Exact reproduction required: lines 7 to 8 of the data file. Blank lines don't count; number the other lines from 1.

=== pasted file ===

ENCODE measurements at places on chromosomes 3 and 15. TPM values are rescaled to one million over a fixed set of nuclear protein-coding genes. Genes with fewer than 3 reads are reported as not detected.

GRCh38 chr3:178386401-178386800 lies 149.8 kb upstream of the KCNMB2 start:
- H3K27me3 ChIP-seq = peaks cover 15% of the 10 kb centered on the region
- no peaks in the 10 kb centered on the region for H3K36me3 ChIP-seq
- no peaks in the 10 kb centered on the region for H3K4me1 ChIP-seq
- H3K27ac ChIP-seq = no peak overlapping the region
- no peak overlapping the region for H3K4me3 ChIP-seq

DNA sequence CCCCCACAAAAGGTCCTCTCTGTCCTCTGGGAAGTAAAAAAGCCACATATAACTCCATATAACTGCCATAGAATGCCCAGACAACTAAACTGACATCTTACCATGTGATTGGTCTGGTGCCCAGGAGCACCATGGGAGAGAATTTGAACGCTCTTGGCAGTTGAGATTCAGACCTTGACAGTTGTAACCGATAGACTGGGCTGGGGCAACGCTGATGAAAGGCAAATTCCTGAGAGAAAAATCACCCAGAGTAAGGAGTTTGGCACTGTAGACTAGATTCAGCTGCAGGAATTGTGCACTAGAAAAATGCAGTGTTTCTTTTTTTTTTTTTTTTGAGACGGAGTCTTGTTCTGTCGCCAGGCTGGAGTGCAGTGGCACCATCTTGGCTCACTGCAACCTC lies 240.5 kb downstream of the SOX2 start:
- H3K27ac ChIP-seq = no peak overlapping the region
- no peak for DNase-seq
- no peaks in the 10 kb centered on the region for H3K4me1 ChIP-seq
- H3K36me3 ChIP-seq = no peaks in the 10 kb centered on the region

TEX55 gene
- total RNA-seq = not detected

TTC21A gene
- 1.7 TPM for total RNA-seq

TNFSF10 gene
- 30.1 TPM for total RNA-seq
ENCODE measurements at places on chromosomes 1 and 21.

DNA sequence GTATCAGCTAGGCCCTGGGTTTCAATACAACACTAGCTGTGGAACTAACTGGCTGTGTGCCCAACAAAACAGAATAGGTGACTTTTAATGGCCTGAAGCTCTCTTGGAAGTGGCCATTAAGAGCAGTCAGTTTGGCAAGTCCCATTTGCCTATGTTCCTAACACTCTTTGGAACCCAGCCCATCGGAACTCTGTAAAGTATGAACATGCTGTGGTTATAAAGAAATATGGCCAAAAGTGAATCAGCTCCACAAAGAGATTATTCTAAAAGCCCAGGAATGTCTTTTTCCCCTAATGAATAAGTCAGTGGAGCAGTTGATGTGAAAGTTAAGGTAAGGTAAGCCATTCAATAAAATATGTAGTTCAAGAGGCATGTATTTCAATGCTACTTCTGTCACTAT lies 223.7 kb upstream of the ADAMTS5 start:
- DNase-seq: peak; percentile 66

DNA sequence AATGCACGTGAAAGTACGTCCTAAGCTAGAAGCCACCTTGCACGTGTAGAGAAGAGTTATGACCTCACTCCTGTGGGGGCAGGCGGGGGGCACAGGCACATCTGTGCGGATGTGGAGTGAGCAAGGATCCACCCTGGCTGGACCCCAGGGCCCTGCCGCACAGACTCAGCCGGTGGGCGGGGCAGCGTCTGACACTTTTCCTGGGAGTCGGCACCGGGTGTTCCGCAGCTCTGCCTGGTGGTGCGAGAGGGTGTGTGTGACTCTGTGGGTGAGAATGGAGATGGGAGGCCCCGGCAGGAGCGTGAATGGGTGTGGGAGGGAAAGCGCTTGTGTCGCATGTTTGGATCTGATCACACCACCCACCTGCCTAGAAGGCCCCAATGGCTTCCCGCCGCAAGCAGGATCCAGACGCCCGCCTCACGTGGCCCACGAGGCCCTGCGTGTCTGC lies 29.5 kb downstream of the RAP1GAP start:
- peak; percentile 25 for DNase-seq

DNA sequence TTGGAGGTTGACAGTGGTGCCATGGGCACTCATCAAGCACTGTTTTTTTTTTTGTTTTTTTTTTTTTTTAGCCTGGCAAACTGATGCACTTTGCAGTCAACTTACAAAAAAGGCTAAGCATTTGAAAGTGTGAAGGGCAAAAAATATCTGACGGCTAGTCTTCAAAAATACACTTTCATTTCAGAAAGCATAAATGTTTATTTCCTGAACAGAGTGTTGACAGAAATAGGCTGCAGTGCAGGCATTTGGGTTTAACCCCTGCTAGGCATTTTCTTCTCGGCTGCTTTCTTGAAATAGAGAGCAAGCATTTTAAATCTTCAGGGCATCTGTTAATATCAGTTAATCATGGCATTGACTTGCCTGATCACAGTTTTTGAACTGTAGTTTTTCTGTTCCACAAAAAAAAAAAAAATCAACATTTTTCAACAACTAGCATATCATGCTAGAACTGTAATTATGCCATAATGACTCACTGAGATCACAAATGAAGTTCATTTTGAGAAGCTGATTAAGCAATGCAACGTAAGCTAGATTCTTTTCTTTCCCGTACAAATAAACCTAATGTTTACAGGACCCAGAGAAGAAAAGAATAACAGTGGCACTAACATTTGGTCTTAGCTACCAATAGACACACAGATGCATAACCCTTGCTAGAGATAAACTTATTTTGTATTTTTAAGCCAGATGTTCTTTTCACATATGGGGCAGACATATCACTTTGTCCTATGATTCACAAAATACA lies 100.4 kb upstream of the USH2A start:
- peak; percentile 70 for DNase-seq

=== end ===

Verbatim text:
- no peak overlapping the region for H3K4me3 ChIP-seq

DNA sequence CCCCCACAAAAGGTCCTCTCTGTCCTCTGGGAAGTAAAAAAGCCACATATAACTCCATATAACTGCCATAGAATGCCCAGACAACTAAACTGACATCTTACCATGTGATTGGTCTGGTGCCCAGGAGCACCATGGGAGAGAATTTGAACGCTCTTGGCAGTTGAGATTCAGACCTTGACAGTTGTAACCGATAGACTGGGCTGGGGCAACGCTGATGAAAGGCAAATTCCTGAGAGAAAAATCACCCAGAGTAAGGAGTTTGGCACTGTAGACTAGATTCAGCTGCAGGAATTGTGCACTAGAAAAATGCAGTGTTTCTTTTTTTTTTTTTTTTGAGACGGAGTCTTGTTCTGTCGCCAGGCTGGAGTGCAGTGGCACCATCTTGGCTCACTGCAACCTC lies 240.5 kb downstream of the SOX2 start: